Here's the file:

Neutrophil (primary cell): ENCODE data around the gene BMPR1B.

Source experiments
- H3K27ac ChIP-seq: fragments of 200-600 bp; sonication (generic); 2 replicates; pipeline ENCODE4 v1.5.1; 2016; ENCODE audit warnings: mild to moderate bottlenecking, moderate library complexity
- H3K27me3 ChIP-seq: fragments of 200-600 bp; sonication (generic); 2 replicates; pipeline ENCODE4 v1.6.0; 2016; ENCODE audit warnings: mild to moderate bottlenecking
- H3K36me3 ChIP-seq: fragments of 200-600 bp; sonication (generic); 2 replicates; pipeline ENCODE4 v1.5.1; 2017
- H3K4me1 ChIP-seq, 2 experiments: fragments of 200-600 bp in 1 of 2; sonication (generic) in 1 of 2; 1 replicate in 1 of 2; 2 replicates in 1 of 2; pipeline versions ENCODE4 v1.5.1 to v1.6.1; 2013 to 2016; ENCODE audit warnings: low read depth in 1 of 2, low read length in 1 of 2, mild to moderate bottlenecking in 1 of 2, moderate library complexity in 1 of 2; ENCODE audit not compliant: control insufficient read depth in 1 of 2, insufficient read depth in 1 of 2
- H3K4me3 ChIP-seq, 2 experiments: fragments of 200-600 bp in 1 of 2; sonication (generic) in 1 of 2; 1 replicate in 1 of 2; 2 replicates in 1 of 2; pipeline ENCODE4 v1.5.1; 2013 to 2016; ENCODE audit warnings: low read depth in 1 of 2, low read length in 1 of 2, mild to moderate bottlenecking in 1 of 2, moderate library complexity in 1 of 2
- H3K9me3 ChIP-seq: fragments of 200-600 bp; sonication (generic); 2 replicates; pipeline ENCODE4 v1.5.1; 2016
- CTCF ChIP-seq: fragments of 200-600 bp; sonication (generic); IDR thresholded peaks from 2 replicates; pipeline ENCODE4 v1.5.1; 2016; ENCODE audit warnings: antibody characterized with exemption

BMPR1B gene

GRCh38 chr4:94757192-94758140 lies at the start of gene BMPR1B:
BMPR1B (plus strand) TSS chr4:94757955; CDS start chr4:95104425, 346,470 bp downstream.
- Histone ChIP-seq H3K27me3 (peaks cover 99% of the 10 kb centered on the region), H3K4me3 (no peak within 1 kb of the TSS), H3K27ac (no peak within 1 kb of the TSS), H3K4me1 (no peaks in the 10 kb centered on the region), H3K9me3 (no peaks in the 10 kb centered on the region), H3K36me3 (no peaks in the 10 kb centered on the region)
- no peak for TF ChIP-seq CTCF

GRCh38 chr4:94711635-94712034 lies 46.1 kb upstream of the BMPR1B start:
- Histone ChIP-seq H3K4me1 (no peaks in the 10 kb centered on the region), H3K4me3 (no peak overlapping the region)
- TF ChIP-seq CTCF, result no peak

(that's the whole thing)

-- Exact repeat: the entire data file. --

Neutrophil (primary cell): ENCODE data around the gene BMPR1B.

Source experiments
- H3K27ac ChIP-seq: fragments of 200-600 bp; sonication (generic); 2 replicates; pipeline ENCODE4 v1.5.1; 2016; ENCODE audit warnings: mild to moderate bottlenecking, moderate library complexity
- H3K27me3 ChIP-seq: fragments of 200-600 bp; sonication (generic); 2 replicates; pipeline ENCODE4 v1.6.0; 2016; ENCODE audit warnings: mild to moderate bottlenecking
- H3K36me3 ChIP-seq: fragments of 200-600 bp; sonication (generic); 2 replicates; pipeline ENCODE4 v1.5.1; 2017
- H3K4me1 ChIP-seq, 2 experiments: fragments of 200-600 bp in 1 of 2; sonication (generic) in 1 of 2; 1 replicate in 1 of 2; 2 replicates in 1 of 2; pipeline versions ENCODE4 v1.5.1 to v1.6.1; 2013 to 2016; ENCODE audit warnings: low read depth in 1 of 2, low read length in 1 of 2, mild to moderate bottlenecking in 1 of 2, moderate library complexity in 1 of 2; ENCODE audit not compliant: control insufficient read depth in 1 of 2, insufficient read depth in 1 of 2
- H3K4me3 ChIP-seq, 2 experiments: fragments of 200-600 bp in 1 of 2; sonication (generic) in 1 of 2; 1 replicate in 1 of 2; 2 replicates in 1 of 2; pipeline ENCODE4 v1.5.1; 2013 to 2016; ENCODE audit warnings: low read depth in 1 of 2, low read length in 1 of 2, mild to moderate bottlenecking in 1 of 2, moderate library complexity in 1 of 2
- H3K9me3 ChIP-seq: fragments of 200-600 bp; sonication (generic); 2 replicates; pipeline ENCODE4 v1.5.1; 2016
- CTCF ChIP-seq: fragments of 200-600 bp; sonication (generic); IDR thresholded peaks from 2 replicates; pipeline ENCODE4 v1.5.1; 2016; ENCODE audit warnings: antibody characterized with exemption

BMPR1B gene

GRCh38 chr4:94757192-94758140 lies at the start of gene BMPR1B:
BMPR1B (plus strand) TSS chr4:94757955; CDS start chr4:95104425, 346,470 bp downstream.
- Histone ChIP-seq H3K27me3 (peaks cover 99% of the 10 kb centered on the region), H3K4me3 (no peak within 1 kb of the TSS), H3K27ac (no peak within 1 kb of the TSS), H3K4me1 (no peaks in the 10 kb centered on the region), H3K9me3 (no peaks in the 10 kb centered on the region), H3K36me3 (no peaks in the 10 kb centered on the region)
- no peak for TF ChIP-seq CTCF

GRCh38 chr4:94711635-94712034 lies 46.1 kb upstream of the BMPR1B start:
- Histone ChIP-seq H3K4me1 (no peaks in the 10 kb centered on the region), H3K4me3 (no peak overlapping the region)
- TF ChIP-seq CTCF, result no peak